What Happens When You Don't Get Enough Selenium

You might not hear much talk about selenium when it comes to nutrition, but it plays an important role in maintaining health, specifically when it comes to the immune system. The mineral is an antioxidant that also helps thyroid production, and studies show that it might play a part in protecting the body against certain cancers and heart disease. Other evidence shows that it might help your brain fight off Alzheimer's disease (via Healthline).

Some signs that you might not be getting enough selenium are fatigue, weight gain, and hair loss. Because selenium affects your thyroid, low levels can slow down thyroid production, which in turn impacts all of these areas. Likewise, if you find that you feel sick and run down more often than normal, it may have something to with a selenium deficiency because your immune system needs it to produce glutathione peroxidase, a chemical that helps remove toxins from the body (via The Healthy).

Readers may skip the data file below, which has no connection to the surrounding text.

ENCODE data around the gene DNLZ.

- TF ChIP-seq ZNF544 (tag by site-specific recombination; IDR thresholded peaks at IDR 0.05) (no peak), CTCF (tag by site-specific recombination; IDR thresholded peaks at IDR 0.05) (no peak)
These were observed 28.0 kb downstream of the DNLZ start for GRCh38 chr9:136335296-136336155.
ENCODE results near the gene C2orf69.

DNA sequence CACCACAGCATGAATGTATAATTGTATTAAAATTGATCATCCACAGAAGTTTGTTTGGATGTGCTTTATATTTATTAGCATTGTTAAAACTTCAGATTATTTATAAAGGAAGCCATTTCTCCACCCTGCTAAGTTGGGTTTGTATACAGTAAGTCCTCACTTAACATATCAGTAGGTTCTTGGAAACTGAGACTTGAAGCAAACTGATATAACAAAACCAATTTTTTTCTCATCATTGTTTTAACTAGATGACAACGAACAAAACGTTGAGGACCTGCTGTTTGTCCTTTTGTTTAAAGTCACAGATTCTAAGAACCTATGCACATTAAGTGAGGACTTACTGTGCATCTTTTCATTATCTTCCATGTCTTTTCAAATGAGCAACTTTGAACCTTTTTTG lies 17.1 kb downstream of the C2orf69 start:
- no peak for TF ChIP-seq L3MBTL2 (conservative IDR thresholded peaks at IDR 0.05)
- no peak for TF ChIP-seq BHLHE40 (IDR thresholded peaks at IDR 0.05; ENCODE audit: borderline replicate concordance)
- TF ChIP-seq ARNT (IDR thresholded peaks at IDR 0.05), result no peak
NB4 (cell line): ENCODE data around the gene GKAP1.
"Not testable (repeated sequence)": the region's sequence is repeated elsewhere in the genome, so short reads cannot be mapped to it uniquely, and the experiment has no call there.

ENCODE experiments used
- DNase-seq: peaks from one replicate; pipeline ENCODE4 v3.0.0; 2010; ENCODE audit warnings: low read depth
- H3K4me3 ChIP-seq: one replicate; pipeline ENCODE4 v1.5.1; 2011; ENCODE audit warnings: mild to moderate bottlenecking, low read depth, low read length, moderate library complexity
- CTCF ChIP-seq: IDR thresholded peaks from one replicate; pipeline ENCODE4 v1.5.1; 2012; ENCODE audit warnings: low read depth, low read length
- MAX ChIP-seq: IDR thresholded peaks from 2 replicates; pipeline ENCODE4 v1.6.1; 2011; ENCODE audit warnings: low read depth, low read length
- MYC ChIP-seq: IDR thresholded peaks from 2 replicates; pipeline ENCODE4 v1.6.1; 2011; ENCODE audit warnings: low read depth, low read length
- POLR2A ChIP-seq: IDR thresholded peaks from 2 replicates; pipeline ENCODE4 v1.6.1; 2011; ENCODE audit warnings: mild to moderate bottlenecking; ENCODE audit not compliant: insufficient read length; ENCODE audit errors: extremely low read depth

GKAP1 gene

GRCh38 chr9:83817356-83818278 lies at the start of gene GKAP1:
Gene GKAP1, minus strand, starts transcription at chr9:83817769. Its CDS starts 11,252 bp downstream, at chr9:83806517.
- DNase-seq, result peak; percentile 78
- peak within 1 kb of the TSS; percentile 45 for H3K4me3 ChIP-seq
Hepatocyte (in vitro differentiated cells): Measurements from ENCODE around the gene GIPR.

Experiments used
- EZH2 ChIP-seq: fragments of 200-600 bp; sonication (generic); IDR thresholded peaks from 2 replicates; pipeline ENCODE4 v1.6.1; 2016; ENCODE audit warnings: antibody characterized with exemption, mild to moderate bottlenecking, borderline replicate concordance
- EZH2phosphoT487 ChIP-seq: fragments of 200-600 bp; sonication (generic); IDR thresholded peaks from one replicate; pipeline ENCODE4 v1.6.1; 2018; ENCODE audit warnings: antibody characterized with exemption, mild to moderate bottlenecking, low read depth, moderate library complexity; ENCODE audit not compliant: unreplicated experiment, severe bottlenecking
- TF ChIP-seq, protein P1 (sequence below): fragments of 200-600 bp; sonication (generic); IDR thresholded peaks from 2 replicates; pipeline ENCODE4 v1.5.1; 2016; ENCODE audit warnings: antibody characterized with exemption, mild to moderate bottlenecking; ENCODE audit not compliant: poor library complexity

Selenium deficiencies can raise the risk for other diseases

A selenium deficiency can also increase the risk of other conditions, such as Keshan disease, which is linked to heart failure (via StatPearls). Low levels of the mineral are also linked to Keshan-Beck disease, a painful bone disorder. Symptoms of both of these conditions include nausea, vomiting, headaches, confusion, and seizures (via Harvard Health).

People living in areas where the soil does not contain much of the mineral, such as Russia and China, are more prone to developing a deficiency in selenium. People diagnosed with HIVĀ and kidney failureĀ can also develop a deficiency (via Harvard Health).

If you eat a healthy, balanced diet, you probably don't need to worry about a selenium deficiency. Nevertheless, adult men and women should aim for 55 micrograms of the mineral per day. Good sources of selenium include animal protein, such as seafood, beef, chicken, and organ meats. Other sources are Brazil nuts, beans, whole wheat bread, and lentils, per Harvard Health.